Vernonia Fire District Places Two Measures on May Ballot

The Vernonia Rural Fire Protection District has filed two ballot measures with the Columbia County Elections Office to be placed on the May 19, 2015 election ballot.

One measure is  a five year levy for Emergency Services Training and Operations.  This measure would provide funding for the District to hire a Training Captain who would be responsible for operation of  the District training program.  The Training Captain would also respond to incidents during their work shift, thereby increasing daytime response personnel within the District.  This levy would cost taxpayers an estimated $0.32 per thousand of assessed value each year.  The estimated annual average cost would be $32 per $100,000 of taxable assessed value.

The second measure is  a General Obligation Bond and would raise funds to purchase and upgrade fire apparatus and equipment.  The bonds would mature no later than ten years from date of issuance and is estimated to cost taxpayers an average of $0.2621 per thousand of assessed value each year.  The estimated annual average cost for property owners would be $26.21 per $100,000 of assessed value.

Fire Chief Dean Smith is the District’s administrator and only paid responder; all other emergency responders are volunteers.  Smith says his administrative duties are continually expanding and says the District is reaching a breaking point. He says the mandatory training requirements and time commitment for volunteers,  the continually increasing volume of calls the District receives, and the  outside priorities like family, work and school are creating a perfect storm that makes volunteer recruitment and retention extremely difficult.  With only eleven current volunteers, a number Smith says is as low as he’s ever seen it, Smith says the ability of the District to continue to provide the current level of service is impossible.

Volunteers from the Vernonia Fire District responded  to a structure fire on March 25.  Firefighters from Mist-Birkenfeld and Banks assisted with the call.

Volunteers from the Vernonia Fire District responded
to a structure fire on March 25. Firefighters from Mist-Birkenfeld and Banks assisted with the call.

“We’re at a point where the District has to have another body here that can take some of these tasks and manage them with oversight from myself,” explains Smith. “It’s become imperative.  We can’t continue to give the same level of service if we don’t.”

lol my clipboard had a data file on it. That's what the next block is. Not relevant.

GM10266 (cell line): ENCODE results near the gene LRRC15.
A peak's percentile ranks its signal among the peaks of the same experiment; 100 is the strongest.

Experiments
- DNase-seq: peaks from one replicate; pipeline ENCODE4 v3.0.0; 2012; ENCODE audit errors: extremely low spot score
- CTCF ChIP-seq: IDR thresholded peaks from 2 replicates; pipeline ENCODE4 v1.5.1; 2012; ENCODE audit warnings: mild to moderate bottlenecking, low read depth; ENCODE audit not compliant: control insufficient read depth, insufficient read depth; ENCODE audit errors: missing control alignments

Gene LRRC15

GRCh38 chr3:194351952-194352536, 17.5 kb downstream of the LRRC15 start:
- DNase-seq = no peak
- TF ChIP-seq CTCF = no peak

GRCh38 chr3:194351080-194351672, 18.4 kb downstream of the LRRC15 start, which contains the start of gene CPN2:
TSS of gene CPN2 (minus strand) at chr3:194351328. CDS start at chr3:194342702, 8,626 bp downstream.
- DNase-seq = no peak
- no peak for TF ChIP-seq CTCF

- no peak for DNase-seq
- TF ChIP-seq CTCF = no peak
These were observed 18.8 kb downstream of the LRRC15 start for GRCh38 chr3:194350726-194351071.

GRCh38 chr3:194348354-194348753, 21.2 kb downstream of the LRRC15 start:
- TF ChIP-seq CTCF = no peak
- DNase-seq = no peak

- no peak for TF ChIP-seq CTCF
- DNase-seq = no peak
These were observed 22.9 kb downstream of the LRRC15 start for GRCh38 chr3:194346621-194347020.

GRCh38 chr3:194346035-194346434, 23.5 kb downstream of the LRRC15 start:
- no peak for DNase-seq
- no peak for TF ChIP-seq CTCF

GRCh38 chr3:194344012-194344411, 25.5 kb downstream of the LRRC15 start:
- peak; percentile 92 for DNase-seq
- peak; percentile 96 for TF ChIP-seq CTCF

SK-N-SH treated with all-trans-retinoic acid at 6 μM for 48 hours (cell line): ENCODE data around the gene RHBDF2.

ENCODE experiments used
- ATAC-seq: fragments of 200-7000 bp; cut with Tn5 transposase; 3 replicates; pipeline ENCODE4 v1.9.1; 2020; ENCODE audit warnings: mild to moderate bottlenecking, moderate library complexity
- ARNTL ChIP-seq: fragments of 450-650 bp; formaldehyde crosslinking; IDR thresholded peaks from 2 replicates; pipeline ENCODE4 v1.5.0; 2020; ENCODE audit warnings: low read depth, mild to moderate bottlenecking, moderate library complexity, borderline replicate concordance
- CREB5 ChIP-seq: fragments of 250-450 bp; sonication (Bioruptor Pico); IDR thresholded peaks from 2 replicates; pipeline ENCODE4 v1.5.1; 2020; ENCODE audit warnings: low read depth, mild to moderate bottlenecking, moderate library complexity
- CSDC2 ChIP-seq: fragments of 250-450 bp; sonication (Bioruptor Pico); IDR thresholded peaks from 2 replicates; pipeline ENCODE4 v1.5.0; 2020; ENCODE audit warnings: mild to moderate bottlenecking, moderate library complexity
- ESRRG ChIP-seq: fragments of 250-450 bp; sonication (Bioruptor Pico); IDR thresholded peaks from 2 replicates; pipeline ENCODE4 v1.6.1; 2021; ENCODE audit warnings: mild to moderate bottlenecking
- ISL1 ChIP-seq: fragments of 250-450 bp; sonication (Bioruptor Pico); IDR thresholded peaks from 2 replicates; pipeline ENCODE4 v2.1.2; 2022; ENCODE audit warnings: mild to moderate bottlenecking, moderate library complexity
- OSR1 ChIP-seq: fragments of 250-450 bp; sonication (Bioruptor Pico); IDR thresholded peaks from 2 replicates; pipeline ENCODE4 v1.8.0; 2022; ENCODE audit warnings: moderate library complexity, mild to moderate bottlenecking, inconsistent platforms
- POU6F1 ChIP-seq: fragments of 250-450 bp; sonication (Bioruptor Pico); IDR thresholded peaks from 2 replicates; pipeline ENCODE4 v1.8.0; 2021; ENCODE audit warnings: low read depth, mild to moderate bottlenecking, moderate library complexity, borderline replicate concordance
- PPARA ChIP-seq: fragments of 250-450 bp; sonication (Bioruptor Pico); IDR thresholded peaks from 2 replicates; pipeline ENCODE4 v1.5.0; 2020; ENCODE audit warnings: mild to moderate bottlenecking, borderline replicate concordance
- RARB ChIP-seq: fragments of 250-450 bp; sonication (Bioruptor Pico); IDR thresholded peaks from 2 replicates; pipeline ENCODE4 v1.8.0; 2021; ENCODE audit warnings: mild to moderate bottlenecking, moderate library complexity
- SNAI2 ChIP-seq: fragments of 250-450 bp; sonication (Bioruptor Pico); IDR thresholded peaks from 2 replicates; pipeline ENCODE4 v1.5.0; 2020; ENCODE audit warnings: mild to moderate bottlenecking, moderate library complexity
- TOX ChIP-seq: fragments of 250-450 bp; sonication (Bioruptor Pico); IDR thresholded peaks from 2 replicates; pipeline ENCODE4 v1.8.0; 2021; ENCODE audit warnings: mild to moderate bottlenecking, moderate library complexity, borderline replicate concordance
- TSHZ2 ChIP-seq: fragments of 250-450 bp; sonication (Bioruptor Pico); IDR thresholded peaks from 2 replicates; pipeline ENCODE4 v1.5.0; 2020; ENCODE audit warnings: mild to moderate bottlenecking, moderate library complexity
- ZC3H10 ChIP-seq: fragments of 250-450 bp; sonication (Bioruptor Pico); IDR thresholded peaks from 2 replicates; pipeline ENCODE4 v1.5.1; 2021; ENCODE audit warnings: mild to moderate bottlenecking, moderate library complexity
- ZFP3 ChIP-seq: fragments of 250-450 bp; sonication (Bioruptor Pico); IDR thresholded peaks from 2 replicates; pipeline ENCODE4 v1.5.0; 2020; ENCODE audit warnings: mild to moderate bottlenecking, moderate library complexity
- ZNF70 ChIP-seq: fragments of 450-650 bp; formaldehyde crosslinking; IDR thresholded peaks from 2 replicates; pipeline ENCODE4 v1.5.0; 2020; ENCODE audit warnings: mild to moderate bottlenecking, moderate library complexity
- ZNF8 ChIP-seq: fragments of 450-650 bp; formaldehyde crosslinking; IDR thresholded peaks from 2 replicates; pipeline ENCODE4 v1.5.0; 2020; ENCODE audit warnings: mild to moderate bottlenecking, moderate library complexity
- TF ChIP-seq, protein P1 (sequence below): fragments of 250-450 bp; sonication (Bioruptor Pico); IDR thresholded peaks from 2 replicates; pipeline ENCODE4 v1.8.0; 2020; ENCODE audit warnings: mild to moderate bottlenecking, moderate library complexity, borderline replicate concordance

As an example, Smith noted that during the recent structure fire in town, Vernonia was only able to respond with one engine and only had one officer, two firefighters and one cadet available to respond.

“If we can get someone dedicated to the Training Captain position we can create a more stable and sustainable training program, and I believe we can only grow,”  says Smith.

Smith addressed the bond measure for the apparatus purchase,  saying the District’s equipment is mostly out of date and does not meet current safety standards or recommendations.  The bond would allow the District to purchase a brand new water tender/pumper  to replace the thirty-five year old, outdated one they currently are using.  Smith says the District last went out for a bond in 2000 which sunset in 2010 and used those funds to purchase their current first-out engine.  The recent purchase of a twenty year old engine from the Banks Fire District also provided an upgrade.  

“This bond allows us to begin to create a succession plan within our apparatus portion of the District, which we have to have,” says Smith.  “We’ve gotten well beyond where we should be.”

Smith says that ideally the District would have just tried to renew the 2000 bond in 2010, but circumstances in the community didn’t make that prudent.   “We were still recovering from the flood,” says Smith.

“We’ve consistently waited over the years,” said Smith.  “We held off because the City needed to do sewer upgrades.  We held off because of the flood.  We held off because the community needed to build new schools.  We’ve consistently taken a back seat and waited to ask for funds because we know the community is tight.  I feel the community gets a lot from us.  But we’re at a point where we don’t have a choice.”